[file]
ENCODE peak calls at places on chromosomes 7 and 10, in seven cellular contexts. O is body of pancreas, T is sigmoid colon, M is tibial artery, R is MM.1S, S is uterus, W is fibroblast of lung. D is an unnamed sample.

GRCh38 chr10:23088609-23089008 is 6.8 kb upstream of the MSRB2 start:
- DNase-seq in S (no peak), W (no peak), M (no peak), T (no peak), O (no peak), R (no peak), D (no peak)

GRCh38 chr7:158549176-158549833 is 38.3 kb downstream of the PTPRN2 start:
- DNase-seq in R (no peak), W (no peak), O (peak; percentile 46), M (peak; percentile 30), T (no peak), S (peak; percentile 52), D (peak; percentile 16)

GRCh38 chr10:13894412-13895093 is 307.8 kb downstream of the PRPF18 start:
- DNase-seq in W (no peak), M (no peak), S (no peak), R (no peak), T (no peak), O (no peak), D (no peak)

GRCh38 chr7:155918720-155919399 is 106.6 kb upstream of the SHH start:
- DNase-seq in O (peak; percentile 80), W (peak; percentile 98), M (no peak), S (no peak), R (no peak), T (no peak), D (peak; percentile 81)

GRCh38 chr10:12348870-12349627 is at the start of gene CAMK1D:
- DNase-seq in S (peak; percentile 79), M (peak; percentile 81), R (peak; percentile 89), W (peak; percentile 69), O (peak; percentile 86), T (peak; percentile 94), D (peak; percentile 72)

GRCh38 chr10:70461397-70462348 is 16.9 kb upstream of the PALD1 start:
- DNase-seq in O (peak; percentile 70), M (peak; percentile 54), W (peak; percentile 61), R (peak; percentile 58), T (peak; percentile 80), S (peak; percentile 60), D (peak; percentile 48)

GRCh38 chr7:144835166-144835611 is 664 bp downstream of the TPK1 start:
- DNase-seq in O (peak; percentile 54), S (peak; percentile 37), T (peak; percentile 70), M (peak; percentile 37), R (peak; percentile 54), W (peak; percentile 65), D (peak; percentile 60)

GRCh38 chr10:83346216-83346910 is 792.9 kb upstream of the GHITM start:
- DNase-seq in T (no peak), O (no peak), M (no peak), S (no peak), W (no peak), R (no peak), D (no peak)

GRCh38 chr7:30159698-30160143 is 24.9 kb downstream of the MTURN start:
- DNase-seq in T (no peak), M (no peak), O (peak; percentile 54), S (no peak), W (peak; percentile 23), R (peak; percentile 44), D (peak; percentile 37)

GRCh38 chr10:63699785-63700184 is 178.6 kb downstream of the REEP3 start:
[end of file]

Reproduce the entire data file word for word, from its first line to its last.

ENCODE peak calls at places on chromosomes 7 and 10, in seven cellular contexts. O is body of pancreas, T is sigmoid colon, M is tibial artery, R is MM.1S, S is uterus, W is fibroblast of lung. D is an unnamed sample.

GRCh38 chr10:23088609-23089008 is 6.8 kb upstream of the MSRB2 start:
- DNase-seq in S (no peak), W (no peak), M (no peak), T (no peak), O (no peak), R (no peak), D (no peak)

GRCh38 chr7:158549176-158549833 is 38.3 kb downstream of the PTPRN2 start:
- DNase-seq in R (no peak), W (no peak), O (peak; percentile 46), M (peak; percentile 30), T (no peak), S (peak; percentile 52), D (peak; percentile 16)

GRCh38 chr10:13894412-13895093 is 307.8 kb downstream of the PRPF18 start:
- DNase-seq in W (no peak), M (no peak), S (no peak), R (no peak), T (no peak), O (no peak), D (no peak)

GRCh38 chr7:155918720-155919399 is 106.6 kb upstream of the SHH start:
- DNase-seq in O (peak; percentile 80), W (peak; percentile 98), M (no peak), S (no peak), R (no peak), T (no peak), D (peak; percentile 81)

GRCh38 chr10:12348870-12349627 is at the start of gene CAMK1D:
- DNase-seq in S (peak; percentile 79), M (peak; percentile 81), R (peak; percentile 89), W (peak; percentile 69), O (peak; percentile 86), T (peak; percentile 94), D (peak; percentile 72)

GRCh38 chr10:70461397-70462348 is 16.9 kb upstream of the PALD1 start:
- DNase-seq in O (peak; percentile 70), M (peak; percentile 54), W (peak; percentile 61), R (peak; percentile 58), T (peak; percentile 80), S (peak; percentile 60), D (peak; percentile 48)

GRCh38 chr7:144835166-144835611 is 664 bp downstream of the TPK1 start:
- DNase-seq in O (peak; percentile 54), S (peak; percentile 37), T (peak; percentile 70), M (peak; percentile 37), R (peak; percentile 54), W (peak; percentile 65), D (peak; percentile 60)

GRCh38 chr10:83346216-83346910 is 792.9 kb upstream of the GHITM start:
- DNase-seq in T (no peak), O (no peak), M (no peak), S (no peak), W (no peak), R (no peak), D (no peak)

GRCh38 chr7:30159698-30160143 is 24.9 kb downstream of the MTURN start:
- DNase-seq in T (no peak), M (no peak), O (peak; percentile 54), S (no peak), W (peak; percentile 23), R (peak; percentile 44), D (peak; percentile 37)

GRCh38 chr10:63699785-63700184 is 178.6 kb downstream of the REEP3 start: